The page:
This was before the internet, before AOL, before the possibilities of avatars or late-night chat room exchanges nourished by common interests or curiosity, unbounded by geography. To be an adolescent then was to feel the acute limits of one’s body. And if you were a girl and/or nonconforming, and if your desire felt confused and staticky as the signal from a distant college radio station that was your only source for alternate possibilities, how could you not want to stand on that balcony with Ann, flashing nothing but the razor of your voice, begging your beloved to give you their attention without distraction?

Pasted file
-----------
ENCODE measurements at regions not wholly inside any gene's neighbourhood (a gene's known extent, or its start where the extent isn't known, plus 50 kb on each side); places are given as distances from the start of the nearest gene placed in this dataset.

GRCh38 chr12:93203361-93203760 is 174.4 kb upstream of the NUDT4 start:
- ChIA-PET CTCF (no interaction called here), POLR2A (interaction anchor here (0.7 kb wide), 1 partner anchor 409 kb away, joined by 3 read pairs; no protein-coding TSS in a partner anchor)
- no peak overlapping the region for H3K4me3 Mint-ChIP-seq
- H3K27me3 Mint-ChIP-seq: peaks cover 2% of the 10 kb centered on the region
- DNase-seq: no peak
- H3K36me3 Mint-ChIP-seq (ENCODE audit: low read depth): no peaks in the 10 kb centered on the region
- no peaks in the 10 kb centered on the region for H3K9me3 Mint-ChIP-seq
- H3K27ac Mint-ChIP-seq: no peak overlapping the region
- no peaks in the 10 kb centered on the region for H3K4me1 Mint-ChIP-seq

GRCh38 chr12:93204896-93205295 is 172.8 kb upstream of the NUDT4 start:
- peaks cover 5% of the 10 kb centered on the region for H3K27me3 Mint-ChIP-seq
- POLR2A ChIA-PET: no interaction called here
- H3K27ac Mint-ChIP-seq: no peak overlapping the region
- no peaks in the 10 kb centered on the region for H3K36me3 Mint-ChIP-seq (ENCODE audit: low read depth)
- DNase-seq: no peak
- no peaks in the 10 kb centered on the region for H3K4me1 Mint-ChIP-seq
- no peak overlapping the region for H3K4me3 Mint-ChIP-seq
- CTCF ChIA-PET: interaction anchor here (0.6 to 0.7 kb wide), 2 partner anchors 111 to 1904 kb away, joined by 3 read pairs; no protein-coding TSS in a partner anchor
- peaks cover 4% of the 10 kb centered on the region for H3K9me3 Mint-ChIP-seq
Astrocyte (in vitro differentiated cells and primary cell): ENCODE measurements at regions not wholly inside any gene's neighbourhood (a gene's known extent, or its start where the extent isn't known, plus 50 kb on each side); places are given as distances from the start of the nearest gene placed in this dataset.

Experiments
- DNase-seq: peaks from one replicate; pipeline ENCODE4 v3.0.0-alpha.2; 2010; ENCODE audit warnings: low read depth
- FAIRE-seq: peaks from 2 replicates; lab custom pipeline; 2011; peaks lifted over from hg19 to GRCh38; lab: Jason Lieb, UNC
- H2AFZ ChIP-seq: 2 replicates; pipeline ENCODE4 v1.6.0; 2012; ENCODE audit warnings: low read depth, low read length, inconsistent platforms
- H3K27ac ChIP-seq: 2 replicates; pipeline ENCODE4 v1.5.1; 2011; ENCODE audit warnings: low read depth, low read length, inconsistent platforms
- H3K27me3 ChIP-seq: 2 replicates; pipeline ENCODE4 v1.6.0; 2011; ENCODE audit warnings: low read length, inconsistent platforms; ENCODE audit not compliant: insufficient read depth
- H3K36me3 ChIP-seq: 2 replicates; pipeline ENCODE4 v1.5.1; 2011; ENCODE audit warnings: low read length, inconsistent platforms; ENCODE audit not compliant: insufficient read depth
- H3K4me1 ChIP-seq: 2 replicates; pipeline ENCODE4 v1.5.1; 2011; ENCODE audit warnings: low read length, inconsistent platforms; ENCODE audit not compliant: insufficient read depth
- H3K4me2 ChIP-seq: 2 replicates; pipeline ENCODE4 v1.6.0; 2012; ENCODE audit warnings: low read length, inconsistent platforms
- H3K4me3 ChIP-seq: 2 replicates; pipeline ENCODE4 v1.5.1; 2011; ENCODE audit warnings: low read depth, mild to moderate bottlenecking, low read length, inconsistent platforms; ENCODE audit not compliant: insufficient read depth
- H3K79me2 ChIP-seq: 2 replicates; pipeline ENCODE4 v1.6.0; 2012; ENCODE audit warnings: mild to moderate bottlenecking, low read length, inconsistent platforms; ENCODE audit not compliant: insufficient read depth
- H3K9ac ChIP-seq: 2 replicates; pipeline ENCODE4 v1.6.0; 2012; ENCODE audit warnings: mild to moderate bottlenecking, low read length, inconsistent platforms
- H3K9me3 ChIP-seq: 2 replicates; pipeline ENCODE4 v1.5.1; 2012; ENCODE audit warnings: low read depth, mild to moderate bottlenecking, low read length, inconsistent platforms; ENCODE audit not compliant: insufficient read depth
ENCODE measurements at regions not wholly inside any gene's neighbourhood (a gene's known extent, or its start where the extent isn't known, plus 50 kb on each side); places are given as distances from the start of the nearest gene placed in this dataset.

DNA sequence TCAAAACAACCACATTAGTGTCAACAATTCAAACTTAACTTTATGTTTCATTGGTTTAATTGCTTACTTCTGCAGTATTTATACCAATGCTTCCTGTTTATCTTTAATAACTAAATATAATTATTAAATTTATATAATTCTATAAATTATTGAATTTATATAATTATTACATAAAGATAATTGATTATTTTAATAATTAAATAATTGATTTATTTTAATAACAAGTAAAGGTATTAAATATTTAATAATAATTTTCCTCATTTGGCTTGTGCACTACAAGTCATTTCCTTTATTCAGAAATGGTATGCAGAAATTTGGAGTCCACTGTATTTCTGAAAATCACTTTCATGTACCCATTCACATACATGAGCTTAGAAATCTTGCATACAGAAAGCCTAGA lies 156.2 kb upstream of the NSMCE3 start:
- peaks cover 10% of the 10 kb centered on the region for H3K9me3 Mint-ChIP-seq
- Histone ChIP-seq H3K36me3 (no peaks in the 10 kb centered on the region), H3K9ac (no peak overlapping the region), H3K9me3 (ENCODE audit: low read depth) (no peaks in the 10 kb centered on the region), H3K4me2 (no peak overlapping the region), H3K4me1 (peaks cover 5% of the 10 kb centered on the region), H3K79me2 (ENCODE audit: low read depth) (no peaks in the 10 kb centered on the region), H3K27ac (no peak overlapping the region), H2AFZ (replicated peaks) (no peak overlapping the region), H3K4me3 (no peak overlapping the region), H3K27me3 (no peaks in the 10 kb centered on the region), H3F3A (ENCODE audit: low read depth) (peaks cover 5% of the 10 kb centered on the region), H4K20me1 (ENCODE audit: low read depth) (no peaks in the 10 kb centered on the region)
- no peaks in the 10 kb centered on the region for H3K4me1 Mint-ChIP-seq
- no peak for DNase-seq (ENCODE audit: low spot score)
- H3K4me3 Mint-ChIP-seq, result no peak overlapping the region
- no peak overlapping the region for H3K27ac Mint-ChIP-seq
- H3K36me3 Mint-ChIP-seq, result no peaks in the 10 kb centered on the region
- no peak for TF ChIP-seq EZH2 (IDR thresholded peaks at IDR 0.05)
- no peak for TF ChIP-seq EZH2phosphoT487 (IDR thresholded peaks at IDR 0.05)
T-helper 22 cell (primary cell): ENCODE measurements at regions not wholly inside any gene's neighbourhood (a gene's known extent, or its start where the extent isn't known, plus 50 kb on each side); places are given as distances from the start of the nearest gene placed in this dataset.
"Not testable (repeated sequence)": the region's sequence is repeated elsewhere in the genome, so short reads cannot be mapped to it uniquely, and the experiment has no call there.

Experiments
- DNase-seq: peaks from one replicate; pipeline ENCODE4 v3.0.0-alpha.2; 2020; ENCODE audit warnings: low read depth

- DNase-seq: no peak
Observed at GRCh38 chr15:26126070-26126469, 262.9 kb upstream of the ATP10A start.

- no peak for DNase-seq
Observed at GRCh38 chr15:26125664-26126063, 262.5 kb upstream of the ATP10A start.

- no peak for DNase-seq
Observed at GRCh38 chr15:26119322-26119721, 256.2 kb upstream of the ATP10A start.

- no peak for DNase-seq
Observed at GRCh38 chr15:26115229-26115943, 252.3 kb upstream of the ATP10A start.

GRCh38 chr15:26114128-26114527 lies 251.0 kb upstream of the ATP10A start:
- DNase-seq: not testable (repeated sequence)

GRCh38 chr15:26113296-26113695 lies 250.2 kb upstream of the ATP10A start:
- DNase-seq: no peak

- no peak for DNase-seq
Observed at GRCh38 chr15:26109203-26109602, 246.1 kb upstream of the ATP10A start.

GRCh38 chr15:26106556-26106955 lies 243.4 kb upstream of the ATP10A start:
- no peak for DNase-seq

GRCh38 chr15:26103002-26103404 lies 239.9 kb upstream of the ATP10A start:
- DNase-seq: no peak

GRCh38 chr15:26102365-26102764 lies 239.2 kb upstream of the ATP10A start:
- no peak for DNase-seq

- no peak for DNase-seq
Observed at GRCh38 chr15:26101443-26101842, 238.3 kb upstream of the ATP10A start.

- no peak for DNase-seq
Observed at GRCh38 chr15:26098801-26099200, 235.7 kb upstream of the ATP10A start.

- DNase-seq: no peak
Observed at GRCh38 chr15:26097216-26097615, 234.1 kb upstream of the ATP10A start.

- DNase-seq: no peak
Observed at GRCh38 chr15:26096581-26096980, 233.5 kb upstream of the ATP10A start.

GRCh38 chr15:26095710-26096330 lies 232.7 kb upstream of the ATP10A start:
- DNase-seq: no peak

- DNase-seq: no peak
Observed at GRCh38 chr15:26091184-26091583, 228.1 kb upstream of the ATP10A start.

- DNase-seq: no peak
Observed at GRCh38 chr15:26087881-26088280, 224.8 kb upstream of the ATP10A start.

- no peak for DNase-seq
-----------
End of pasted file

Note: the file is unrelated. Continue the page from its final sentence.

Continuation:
In a spotlight we are seen in sharp relief, but a backlight slurs our edges. And if we turn away the crowds and turn off all these lights, aren’t the Wilson sisters giving us hope that maybe we’ll be seen, that maybe if we could get together alone, we could show each other who we really are or what we might be.
Susan Briante is the author of three books of poetry, most recently, The Market Wonders (Ahsahta Press 2016). She teaches in the MFA program at the University of Arizona. Briante also produces and hosts the radio program Speedway and Swan, an hour of free-form poetry and music on KXCI 91.3 Tucson.
brad efford on britny fox's "girlschool"
“I cannot conceive of any work of art as having a separate existence from life itself,” grumpy French genius Antonin Artaud famously wrote in The Theatre and Its Double, outing himself right from the jump as having never taught in a high school. Or maybe he did, for a bit, and his students absolutely despised him.